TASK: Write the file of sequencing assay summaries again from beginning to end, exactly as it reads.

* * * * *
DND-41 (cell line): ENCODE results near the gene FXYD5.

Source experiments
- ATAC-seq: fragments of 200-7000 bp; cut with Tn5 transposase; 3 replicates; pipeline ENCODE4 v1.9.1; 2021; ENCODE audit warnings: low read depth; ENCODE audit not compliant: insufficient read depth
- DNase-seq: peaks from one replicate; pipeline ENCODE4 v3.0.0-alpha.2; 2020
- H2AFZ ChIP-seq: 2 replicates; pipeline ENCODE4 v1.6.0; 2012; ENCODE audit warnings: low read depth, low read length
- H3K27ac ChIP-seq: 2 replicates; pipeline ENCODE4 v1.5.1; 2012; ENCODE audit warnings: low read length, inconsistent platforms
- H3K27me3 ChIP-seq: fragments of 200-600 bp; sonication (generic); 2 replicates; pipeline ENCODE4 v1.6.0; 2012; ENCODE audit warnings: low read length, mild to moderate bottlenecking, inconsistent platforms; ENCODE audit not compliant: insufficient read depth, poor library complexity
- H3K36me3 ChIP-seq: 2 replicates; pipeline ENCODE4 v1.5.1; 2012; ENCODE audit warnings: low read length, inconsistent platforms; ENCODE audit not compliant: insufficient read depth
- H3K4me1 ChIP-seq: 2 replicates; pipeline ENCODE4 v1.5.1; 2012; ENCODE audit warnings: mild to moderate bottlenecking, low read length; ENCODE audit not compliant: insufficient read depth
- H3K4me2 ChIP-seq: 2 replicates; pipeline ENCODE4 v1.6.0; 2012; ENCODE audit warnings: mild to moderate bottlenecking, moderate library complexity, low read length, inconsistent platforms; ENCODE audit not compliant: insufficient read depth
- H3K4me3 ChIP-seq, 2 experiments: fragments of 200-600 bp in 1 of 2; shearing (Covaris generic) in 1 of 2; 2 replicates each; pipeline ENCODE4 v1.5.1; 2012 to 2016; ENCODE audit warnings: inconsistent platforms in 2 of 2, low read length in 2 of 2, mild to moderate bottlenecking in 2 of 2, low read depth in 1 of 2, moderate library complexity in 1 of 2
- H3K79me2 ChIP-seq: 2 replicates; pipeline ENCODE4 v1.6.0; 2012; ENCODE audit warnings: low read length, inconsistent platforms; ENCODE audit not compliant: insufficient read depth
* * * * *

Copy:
DND-41 (cell line): ENCODE results near the gene FXYD5.

Source experiments
- ATAC-seq: fragments of 200-7000 bp; cut with Tn5 transposase; 3 replicates; pipeline ENCODE4 v1.9.1; 2021; ENCODE audit warnings: low read depth; ENCODE audit not compliant: insufficient read depth
- DNase-seq: peaks from one replicate; pipeline ENCODE4 v3.0.0-alpha.2; 2020
- H2AFZ ChIP-seq: 2 replicates; pipeline ENCODE4 v1.6.0; 2012; ENCODE audit warnings: low read depth, low read length
- H3K27ac ChIP-seq: 2 replicates; pipeline ENCODE4 v1.5.1; 2012; ENCODE audit warnings: low read length, inconsistent platforms
- H3K27me3 ChIP-seq: fragments of 200-600 bp; sonication (generic); 2 replicates; pipeline ENCODE4 v1.6.0; 2012; ENCODE audit warnings: low read length, mild to moderate bottlenecking, inconsistent platforms; ENCODE audit not compliant: insufficient read depth, poor library complexity
- H3K36me3 ChIP-seq: 2 replicates; pipeline ENCODE4 v1.5.1; 2012; ENCODE audit warnings: low read length, inconsistent platforms; ENCODE audit not compliant: insufficient read depth
- H3K4me1 ChIP-seq: 2 replicates; pipeline ENCODE4 v1.5.1; 2012; ENCODE audit warnings: mild to moderate bottlenecking, low read length; ENCODE audit not compliant: insufficient read depth
- H3K4me2 ChIP-seq: 2 replicates; pipeline ENCODE4 v1.6.0; 2012; ENCODE audit warnings: mild to moderate bottlenecking, moderate library complexity, low read length, inconsistent platforms; ENCODE audit not compliant: insufficient read depth
- H3K4me3 ChIP-seq, 2 experiments: fragments of 200-600 bp in 1 of 2; shearing (Covaris generic) in 1 of 2; 2 replicates each; pipeline ENCODE4 v1.5.1; 2012 to 2016; ENCODE audit warnings: inconsistent platforms in 2 of 2, low read length in 2 of 2, mild to moderate bottlenecking in 2 of 2, low read depth in 1 of 2, moderate library complexity in 1 of 2
- H3K79me2 ChIP-seq: 2 replicates; pipeline ENCODE4 v1.6.0; 2012; ENCODE audit warnings: low read length, inconsistent platforms; ENCODE audit not compliant: insufficient read depth